The Pains and Pleasures of Collaboration

Feature in Issue 16-1 | Spring 2004

Messy, difficult, depressing, inspiring, and joyous – that's collaborative theatre-making for you. Richard Cuming reflects...

At First

Collaboration implies a desire to work in a particular way. A group of people come together to make a performance. Each person wants to share in the creative decisions which will inform and shape the end result. Of course, the methods of performance making and the particular roles of each group member will differ for each group and possibly each project.

And Yet

In Choreography: a basic approach using improvisation (Human Kinetics 1986), Cerny Minton states: ‘Collaboration is a long, sometimes tedious, and often frustrating process.’ On the other hand, in The Performer's Guide to the Collaborative Process (Heinemann 2001), Sheila Kerrigan disagrees: 'The collaborative process is such fun for me that I marvel that I get paid to do it.’

With the above quotes in mind this article explores the messy, difficult, depressing, inspiring, and joyous process of collaboration, asking the question, Why do we want to collaborate? I shall focus on the work of two companies who use very different methods, my own company, fishproductions, and Platform 4 Theatre Co., who I have recently worked with, to investigate the relationship and tensions between the collaborative and artistic processes.

But Then

I – and, I assume, many practitioners who make their own work – only half understand their own artistic processes. In any case the process isn't fixed but a fluid way of working which responds to a much wider sphere of unacknowledged influences: other people, time, space, our own and the group's limitations, for example. Thus we are happy to talk about declared artistic aims and practices, of participation, aesthetics and graspable concepts, but it is at this unspoken and subtle level that for me collaboration takes place. Let's explore this further.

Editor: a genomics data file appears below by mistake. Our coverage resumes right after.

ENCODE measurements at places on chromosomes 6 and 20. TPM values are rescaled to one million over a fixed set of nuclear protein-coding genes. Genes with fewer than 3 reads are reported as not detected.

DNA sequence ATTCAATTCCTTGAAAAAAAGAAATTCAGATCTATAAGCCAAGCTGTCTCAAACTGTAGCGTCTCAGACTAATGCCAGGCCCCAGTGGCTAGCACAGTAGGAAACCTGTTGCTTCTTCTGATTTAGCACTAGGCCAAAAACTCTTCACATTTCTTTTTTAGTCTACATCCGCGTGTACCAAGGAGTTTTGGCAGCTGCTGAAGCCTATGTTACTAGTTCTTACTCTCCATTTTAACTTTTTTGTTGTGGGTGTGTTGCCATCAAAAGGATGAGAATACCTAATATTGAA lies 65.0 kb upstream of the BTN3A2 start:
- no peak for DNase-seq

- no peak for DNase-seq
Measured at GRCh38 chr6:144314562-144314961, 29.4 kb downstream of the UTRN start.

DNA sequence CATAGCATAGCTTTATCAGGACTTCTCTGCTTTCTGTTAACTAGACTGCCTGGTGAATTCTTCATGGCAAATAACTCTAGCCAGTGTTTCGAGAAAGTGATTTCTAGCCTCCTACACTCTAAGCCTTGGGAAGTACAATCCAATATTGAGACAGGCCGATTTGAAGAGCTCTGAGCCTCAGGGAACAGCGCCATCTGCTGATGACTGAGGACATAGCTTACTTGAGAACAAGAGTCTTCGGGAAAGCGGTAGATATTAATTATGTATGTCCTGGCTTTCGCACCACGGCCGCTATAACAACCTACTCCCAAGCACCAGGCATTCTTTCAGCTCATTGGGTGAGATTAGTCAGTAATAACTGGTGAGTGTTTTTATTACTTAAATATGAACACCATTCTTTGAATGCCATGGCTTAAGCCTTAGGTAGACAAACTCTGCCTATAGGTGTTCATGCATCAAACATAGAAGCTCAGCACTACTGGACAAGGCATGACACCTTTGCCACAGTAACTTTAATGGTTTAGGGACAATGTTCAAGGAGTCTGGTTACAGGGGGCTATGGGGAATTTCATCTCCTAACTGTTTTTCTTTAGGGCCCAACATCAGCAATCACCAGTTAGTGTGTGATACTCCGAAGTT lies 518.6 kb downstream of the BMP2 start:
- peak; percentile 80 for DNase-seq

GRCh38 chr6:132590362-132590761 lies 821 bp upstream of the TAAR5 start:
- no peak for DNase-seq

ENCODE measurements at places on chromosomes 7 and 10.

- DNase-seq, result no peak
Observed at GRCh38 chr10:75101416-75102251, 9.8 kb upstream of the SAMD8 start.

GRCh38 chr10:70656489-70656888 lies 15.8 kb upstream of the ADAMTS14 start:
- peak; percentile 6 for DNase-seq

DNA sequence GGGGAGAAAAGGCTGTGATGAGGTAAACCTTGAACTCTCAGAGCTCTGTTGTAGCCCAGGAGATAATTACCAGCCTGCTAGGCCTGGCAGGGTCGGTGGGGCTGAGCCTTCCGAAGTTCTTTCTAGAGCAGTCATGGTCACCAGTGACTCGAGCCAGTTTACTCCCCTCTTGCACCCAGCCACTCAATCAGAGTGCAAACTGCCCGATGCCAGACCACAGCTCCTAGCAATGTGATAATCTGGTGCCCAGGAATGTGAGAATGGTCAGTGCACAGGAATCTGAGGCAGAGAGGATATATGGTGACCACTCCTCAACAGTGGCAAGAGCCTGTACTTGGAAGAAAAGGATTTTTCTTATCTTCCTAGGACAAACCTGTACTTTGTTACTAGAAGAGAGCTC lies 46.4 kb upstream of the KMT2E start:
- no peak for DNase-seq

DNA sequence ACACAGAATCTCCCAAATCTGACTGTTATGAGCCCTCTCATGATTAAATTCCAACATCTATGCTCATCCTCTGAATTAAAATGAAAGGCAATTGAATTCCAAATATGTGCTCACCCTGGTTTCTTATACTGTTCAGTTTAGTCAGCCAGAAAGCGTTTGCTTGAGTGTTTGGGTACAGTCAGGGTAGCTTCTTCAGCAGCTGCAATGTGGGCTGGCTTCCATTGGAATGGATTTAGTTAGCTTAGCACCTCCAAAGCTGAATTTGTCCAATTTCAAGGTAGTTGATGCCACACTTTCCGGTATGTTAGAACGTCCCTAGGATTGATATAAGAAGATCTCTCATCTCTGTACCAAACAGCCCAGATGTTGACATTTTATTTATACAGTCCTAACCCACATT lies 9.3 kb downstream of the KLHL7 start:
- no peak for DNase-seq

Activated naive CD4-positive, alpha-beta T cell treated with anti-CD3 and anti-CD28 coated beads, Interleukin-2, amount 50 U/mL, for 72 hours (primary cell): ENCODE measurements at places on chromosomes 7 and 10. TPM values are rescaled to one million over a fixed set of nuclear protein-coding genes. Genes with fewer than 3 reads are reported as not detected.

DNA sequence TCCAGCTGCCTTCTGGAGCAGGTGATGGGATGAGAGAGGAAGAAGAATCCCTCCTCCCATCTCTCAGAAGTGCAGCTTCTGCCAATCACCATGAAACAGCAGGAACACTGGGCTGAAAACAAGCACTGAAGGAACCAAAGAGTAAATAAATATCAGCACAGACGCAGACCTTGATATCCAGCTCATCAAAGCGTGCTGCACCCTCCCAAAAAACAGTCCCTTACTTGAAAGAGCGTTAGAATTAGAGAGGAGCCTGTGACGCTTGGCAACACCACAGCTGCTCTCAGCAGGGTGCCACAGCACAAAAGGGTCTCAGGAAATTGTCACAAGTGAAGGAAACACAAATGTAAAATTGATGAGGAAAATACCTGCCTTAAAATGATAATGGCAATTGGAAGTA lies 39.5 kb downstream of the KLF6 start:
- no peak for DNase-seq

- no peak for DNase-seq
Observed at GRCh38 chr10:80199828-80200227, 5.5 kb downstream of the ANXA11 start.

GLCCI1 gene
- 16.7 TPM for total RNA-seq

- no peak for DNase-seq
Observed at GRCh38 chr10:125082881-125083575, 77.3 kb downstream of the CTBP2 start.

fishproductions, whose core members are myself, John Lee and Sally Mann, goes into rehearsal with a starting point, perhaps an idea (it's good if it's a current obsession), or a short story, or sometimes the wish to make a show. There's very little else. There are the three of us, sometimes a director, sometimes a writer, and some props perhaps. Then we play. We try out ideas, discarding as we go until something, often shadowy and nebulous, emerges. If the conditions are good and we have luck and patience this develops into a performable show. The process is chaotic and time-consuming. We constantly reflect upon it, although it's not an intellectual process. It's messy, like an interesting culture growing in a Petri dish, which eventually becomes recognisable. At any point we may abandon our initial ideas and go in a completely different direction.

For example, in 1997 John Lee and I, plus Jane Watson in this case, created a show, Love Me Tender, whose initial starting point was Guy de Maupassant's short story, ‘The Necklace'. This developed into a piece about lost property. We were quite a long way into rehearsals when we realised that we didn't want to perform it in theatres but we wanted to recreate a lost property office in empty shops and perform it there. Achieving this created a whole new set of challenges.

Our devising method both impacts upon and is developed from the collaborative nature of the company. Yet we rarely discuss the relationships between us, perhaps for fear that exposing them to the glare of the light will cause the organism to shrivel and die. It's a sensitive culture, whose process is the result of many years of trial and error, of stops and starts, which mirror where we are in our lives artistically and personally. As we grow older and change, the process grows and changes.

Collaboration mirrors our life and frequently a new show grows out of a previous one, or, as is the case currently, we are revisiting Love Me Tender, playing with it through the lens of time and memory.

There are no projects, there is only the project.